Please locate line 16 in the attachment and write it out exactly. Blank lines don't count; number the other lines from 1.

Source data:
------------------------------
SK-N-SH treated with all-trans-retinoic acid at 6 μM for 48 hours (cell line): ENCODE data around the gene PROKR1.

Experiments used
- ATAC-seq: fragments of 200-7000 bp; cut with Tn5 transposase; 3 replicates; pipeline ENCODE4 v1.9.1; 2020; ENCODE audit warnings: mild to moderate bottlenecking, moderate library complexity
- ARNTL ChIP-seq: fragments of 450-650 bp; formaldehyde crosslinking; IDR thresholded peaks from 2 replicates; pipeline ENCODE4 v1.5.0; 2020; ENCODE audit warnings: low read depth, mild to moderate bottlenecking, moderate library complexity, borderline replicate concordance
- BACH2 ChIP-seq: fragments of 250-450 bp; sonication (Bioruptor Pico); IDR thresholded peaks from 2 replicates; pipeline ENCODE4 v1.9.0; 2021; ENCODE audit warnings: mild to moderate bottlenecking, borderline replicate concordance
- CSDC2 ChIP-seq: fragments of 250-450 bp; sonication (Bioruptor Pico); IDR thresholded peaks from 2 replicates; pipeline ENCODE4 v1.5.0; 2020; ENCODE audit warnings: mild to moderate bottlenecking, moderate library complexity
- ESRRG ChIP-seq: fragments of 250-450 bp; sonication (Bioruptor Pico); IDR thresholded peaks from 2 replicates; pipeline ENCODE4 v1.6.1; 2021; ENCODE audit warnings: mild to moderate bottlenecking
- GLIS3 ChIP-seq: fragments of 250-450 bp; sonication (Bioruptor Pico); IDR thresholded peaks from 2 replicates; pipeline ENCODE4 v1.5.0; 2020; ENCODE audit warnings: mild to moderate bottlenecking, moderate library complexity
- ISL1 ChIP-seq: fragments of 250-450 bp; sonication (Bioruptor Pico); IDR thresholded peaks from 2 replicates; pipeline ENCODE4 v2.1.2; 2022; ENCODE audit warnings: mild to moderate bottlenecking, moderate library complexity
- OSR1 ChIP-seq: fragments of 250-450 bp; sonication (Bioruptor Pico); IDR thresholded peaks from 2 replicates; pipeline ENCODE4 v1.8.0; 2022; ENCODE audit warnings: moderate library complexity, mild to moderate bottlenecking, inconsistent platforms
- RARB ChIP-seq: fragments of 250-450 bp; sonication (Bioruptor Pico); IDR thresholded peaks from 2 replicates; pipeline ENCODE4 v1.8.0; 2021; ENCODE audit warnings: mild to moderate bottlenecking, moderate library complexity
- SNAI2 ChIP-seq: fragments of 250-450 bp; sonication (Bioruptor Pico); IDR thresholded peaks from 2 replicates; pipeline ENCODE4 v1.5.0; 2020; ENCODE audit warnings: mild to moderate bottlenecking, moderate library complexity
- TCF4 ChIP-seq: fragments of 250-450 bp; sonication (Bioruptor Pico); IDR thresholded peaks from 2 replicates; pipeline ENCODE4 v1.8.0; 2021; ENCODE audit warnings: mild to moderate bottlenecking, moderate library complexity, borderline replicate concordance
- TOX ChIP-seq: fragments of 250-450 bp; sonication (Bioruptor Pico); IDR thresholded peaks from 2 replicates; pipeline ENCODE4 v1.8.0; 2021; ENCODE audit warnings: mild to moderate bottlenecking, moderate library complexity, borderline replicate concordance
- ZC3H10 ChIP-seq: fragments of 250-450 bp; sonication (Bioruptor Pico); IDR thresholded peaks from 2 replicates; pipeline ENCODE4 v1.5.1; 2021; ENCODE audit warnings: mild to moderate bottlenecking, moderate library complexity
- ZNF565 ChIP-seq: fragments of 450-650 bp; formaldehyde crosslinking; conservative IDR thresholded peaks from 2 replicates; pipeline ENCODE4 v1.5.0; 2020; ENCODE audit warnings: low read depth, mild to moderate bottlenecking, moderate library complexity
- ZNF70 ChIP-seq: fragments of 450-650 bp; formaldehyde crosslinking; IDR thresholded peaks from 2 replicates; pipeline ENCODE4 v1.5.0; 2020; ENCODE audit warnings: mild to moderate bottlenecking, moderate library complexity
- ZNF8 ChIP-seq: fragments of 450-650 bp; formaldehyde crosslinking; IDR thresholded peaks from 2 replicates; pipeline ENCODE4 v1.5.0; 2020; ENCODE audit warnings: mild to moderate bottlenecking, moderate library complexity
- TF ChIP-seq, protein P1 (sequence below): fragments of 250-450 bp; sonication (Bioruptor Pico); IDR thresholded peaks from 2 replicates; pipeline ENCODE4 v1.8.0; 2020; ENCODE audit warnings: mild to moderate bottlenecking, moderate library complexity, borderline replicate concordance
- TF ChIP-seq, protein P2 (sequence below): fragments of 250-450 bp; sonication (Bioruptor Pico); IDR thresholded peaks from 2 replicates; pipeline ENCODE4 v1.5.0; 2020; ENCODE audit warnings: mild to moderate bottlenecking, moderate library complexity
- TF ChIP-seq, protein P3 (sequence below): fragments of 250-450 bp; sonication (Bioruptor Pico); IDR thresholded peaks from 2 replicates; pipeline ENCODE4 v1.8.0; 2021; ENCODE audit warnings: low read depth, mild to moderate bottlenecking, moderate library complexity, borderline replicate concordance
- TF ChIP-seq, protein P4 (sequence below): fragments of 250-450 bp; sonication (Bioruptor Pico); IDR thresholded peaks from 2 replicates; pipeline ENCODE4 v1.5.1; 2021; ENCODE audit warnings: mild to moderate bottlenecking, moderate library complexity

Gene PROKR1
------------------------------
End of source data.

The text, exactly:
- ZNF565 ChIP-seq: fragments of 450-650 bp; formaldehyde crosslinking; conservative IDR thresholded peaks from 2 replicates; pipeline ENCODE4 v1.5.0; 2020; ENCODE audit warnings: low read depth, mild to moderate bottlenecking, moderate library complexity